Alexander David Ross was Professor of Physics at the University of Western Australia, and was the driving force behind the establishment of the Australian Branch of the [British] Institute of Physics in 1924. He was also its Honorary Secretary for many years.
In 1939, along with T.H. Laby, Ross was instrumental in lobbying the Prime Minister of Australia, Sir Robert Gordon Menzies, on behalf of the Australian physicists, to get the Government to utilise the skills of Australian physicists in the war effort. Ross was also at the first meeting between Government officals and physicists in 1939, at which, the Government replied that their help was not needed ... yet.
Although Ross was involved with optical munitions work from the very beginning, due to the large distances involved in travel between Perth and Melbourne, he was rarely able to attend Optical Munitions Panel meetings. Ross was initally a 'corresponding member' of the Panel; he was made a full Member in 1944.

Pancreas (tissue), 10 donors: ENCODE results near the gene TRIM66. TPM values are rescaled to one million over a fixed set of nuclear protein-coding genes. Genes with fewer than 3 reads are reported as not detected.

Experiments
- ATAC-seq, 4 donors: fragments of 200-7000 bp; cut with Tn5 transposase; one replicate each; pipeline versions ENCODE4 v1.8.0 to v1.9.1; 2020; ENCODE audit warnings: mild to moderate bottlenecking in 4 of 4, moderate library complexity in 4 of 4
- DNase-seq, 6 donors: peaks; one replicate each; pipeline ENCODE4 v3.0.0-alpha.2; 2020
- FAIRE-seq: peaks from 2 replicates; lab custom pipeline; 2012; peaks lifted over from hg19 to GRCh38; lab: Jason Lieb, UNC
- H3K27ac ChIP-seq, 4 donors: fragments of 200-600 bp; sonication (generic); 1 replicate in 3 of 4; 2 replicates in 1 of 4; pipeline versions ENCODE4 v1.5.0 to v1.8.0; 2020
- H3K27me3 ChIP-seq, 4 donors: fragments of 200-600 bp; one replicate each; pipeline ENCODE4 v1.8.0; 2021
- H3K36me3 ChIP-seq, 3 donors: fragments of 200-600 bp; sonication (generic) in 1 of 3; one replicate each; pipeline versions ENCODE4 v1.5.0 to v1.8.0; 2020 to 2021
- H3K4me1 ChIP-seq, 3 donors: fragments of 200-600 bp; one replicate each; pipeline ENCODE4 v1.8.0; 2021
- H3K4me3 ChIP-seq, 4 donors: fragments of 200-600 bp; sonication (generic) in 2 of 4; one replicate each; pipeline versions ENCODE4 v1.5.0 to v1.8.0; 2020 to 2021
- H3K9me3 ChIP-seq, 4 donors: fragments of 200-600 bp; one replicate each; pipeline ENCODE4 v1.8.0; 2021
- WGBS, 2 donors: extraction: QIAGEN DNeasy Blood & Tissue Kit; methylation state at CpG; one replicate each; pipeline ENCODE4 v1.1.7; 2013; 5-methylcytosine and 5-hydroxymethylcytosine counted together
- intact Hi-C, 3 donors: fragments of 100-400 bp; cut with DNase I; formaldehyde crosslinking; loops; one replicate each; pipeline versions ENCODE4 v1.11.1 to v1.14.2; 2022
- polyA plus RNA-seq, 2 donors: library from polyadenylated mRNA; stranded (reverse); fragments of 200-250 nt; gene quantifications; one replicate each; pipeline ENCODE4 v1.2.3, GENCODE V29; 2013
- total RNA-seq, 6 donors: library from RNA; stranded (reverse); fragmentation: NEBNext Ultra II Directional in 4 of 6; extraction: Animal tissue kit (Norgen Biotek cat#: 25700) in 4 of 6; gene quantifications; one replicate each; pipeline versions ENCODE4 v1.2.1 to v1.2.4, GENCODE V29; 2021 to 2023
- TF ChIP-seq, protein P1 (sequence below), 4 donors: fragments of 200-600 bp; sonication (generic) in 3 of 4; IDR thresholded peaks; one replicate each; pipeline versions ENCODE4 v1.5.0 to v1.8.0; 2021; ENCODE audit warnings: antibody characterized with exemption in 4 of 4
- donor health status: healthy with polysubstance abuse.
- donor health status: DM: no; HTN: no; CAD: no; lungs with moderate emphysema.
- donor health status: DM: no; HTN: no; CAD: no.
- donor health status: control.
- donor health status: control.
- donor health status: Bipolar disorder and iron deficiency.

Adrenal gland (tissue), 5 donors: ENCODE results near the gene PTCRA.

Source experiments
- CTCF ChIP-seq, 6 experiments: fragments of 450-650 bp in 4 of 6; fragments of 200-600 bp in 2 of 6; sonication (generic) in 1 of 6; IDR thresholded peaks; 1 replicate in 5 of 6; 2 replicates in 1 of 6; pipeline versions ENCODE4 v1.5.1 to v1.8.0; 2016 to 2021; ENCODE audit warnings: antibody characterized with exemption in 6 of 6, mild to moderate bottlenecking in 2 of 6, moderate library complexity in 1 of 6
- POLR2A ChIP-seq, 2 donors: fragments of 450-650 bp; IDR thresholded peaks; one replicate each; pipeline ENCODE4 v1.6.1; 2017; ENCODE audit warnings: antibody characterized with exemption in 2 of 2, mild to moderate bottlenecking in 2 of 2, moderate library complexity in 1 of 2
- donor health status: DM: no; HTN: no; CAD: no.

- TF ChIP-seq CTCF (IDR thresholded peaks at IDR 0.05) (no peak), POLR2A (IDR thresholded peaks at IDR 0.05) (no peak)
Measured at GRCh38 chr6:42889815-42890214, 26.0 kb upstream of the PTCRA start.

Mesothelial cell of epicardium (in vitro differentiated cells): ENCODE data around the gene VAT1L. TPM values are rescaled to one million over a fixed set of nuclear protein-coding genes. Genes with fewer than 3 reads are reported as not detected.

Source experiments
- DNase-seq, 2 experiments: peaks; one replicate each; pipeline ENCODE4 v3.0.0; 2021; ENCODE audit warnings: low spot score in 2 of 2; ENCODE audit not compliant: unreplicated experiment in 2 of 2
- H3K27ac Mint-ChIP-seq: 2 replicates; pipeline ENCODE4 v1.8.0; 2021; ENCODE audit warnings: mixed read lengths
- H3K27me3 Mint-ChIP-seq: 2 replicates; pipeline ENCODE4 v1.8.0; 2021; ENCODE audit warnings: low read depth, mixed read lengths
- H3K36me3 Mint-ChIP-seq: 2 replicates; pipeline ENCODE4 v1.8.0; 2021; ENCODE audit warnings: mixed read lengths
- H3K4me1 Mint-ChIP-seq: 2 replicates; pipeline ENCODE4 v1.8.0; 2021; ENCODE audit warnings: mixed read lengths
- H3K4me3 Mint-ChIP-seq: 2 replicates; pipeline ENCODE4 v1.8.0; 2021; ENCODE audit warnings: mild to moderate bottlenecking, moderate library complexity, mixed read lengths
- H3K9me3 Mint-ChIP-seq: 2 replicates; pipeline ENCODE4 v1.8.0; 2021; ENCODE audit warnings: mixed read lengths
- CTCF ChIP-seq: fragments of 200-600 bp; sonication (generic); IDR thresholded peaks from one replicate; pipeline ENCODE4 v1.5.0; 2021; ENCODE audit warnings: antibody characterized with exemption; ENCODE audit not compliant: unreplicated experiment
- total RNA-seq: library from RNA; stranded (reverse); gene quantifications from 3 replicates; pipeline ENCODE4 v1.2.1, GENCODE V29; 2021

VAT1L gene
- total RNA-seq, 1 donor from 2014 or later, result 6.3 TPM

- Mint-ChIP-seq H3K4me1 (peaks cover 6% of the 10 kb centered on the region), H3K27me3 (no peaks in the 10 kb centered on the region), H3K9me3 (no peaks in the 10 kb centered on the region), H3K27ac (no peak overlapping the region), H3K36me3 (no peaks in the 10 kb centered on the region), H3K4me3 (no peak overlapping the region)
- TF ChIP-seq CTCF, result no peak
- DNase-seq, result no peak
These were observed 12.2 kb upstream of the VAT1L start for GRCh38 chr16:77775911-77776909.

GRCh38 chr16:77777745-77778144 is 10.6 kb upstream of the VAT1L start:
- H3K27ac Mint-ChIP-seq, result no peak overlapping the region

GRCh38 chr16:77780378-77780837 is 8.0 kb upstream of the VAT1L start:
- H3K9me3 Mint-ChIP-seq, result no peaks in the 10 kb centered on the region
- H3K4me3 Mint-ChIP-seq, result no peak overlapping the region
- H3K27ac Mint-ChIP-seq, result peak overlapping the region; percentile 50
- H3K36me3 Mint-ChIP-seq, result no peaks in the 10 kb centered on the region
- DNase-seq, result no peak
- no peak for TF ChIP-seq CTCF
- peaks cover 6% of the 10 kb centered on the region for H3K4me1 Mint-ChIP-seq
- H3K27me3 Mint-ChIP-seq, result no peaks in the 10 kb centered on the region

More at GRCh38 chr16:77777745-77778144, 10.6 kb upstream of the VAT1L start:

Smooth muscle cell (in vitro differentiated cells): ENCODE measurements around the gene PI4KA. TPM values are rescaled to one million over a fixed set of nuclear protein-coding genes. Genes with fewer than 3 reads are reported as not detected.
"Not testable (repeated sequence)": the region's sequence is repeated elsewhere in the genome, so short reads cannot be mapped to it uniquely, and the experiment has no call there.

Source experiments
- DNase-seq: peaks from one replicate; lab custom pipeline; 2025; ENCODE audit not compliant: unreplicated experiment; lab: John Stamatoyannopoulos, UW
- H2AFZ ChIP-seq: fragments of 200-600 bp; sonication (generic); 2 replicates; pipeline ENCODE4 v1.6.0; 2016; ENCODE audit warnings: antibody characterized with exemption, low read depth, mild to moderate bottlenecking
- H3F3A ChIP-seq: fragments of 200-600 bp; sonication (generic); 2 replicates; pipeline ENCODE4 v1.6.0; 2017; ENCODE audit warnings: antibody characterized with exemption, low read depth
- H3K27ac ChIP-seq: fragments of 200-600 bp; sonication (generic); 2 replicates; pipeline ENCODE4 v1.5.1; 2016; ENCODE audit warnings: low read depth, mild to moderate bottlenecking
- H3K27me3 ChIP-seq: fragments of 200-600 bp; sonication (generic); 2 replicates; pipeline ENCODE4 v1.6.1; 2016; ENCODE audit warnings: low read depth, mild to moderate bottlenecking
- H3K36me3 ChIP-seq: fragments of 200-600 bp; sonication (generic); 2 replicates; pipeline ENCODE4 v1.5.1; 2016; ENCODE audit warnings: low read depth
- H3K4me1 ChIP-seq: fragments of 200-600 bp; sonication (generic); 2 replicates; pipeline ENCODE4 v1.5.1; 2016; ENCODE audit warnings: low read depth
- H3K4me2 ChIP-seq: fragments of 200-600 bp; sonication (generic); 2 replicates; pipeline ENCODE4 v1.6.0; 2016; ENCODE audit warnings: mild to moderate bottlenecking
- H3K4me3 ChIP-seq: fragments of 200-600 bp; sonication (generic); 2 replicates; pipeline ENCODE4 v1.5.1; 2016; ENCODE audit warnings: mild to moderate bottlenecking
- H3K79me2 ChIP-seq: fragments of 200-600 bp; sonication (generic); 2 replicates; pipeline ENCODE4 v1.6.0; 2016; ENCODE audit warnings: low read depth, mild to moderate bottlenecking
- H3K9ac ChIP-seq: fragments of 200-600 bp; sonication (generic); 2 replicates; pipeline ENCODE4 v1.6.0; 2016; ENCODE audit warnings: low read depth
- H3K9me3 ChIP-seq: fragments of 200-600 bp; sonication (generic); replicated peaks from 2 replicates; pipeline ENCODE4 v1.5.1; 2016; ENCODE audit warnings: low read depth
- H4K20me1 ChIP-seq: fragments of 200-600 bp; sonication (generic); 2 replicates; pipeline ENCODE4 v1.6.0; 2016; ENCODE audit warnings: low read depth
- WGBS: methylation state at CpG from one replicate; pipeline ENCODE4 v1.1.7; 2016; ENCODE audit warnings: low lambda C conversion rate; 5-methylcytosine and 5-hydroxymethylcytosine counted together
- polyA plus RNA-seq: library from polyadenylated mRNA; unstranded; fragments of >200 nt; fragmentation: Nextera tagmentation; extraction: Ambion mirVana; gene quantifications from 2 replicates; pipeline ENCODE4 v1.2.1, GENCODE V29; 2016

Initially, there was little opportunity for optical munitions production in Western Australia, so Ross directed the Physics Department to manufacture lens test plates, which were then shipped to lens manufacturers in the eastern states of Australia.
Binocular reconditioning and tropic proofing was also carried out by his Department, and advice was also given to local Perth firms who were contracted to make parts for the optical munitions. Later in the war, flash spotters, directors, angle of sight instruments, jungle sights and microscopes were produced in Western Australia and assembled in Ross' laboratory.
Ross was also instrumental in arranging for his Department to repair and calibrate the optical instruments from any ships in port at Fremantle - including the instruments from Australian, American, British and Dutch ships.
After the war, amongst other things, Ross founded the Pan-Indian Ocean Science Congress comprising fourteen countries. He also established a strong reputation for research in vacuum spectroscopy and optical astronomy.